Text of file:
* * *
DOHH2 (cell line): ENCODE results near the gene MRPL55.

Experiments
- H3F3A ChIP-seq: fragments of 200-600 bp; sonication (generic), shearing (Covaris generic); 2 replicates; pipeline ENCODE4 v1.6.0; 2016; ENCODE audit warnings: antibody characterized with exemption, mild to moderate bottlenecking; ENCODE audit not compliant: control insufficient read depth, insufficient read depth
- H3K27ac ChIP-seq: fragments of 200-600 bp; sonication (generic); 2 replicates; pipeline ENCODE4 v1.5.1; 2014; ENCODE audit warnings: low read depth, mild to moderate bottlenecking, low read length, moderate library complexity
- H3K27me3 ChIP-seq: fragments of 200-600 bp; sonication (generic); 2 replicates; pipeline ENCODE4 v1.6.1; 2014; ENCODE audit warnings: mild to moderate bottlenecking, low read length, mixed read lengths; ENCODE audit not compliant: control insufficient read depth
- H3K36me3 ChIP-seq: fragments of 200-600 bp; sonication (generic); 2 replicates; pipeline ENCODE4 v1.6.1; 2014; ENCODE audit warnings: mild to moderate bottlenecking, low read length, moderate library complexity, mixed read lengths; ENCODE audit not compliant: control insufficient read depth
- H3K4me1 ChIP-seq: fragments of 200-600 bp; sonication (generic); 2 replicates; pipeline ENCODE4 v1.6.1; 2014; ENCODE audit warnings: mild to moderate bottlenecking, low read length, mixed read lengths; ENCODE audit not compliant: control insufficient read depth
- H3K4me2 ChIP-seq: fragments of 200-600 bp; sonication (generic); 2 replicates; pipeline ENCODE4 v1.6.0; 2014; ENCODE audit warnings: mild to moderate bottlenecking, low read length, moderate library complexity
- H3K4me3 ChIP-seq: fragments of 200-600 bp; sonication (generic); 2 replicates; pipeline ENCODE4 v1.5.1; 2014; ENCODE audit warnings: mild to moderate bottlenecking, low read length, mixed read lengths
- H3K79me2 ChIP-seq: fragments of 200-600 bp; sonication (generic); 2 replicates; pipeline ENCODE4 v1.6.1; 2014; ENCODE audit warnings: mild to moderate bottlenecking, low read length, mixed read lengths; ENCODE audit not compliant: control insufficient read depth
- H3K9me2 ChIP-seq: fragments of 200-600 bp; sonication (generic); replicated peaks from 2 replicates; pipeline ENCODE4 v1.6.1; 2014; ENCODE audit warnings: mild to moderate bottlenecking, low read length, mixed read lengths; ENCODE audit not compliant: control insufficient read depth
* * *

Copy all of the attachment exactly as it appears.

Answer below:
DOHH2 (cell line): ENCODE results near the gene MRPL55.

Experiments
- H3F3A ChIP-seq: fragments of 200-600 bp; sonication (generic), shearing (Covaris generic); 2 replicates; pipeline ENCODE4 v1.6.0; 2016; ENCODE audit warnings: antibody characterized with exemption, mild to moderate bottlenecking; ENCODE audit not compliant: control insufficient read depth, insufficient read depth
- H3K27ac ChIP-seq: fragments of 200-600 bp; sonication (generic); 2 replicates; pipeline ENCODE4 v1.5.1; 2014; ENCODE audit warnings: low read depth, mild to moderate bottlenecking, low read length, moderate library complexity
- H3K27me3 ChIP-seq: fragments of 200-600 bp; sonication (generic); 2 replicates; pipeline ENCODE4 v1.6.1; 2014; ENCODE audit warnings: mild to moderate bottlenecking, low read length, mixed read lengths; ENCODE audit not compliant: control insufficient read depth
- H3K36me3 ChIP-seq: fragments of 200-600 bp; sonication (generic); 2 replicates; pipeline ENCODE4 v1.6.1; 2014; ENCODE audit warnings: mild to moderate bottlenecking, low read length, moderate library complexity, mixed read lengths; ENCODE audit not compliant: control insufficient read depth
- H3K4me1 ChIP-seq: fragments of 200-600 bp; sonication (generic); 2 replicates; pipeline ENCODE4 v1.6.1; 2014; ENCODE audit warnings: mild to moderate bottlenecking, low read length, mixed read lengths; ENCODE audit not compliant: control insufficient read depth
- H3K4me2 ChIP-seq: fragments of 200-600 bp; sonication (generic); 2 replicates; pipeline ENCODE4 v1.6.0; 2014; ENCODE audit warnings: mild to moderate bottlenecking, low read length, moderate library complexity
- H3K4me3 ChIP-seq: fragments of 200-600 bp; sonication (generic); 2 replicates; pipeline ENCODE4 v1.5.1; 2014; ENCODE audit warnings: mild to moderate bottlenecking, low read length, mixed read lengths
- H3K79me2 ChIP-seq: fragments of 200-600 bp; sonication (generic); 2 replicates; pipeline ENCODE4 v1.6.1; 2014; ENCODE audit warnings: mild to moderate bottlenecking, low read length, mixed read lengths; ENCODE audit not compliant: control insufficient read depth
- H3K9me2 ChIP-seq: fragments of 200-600 bp; sonication (generic); replicated peaks from 2 replicates; pipeline ENCODE4 v1.6.1; 2014; ENCODE audit warnings: mild to moderate bottlenecking, low read length, mixed read lengths; ENCODE audit not compliant: control insufficient read depth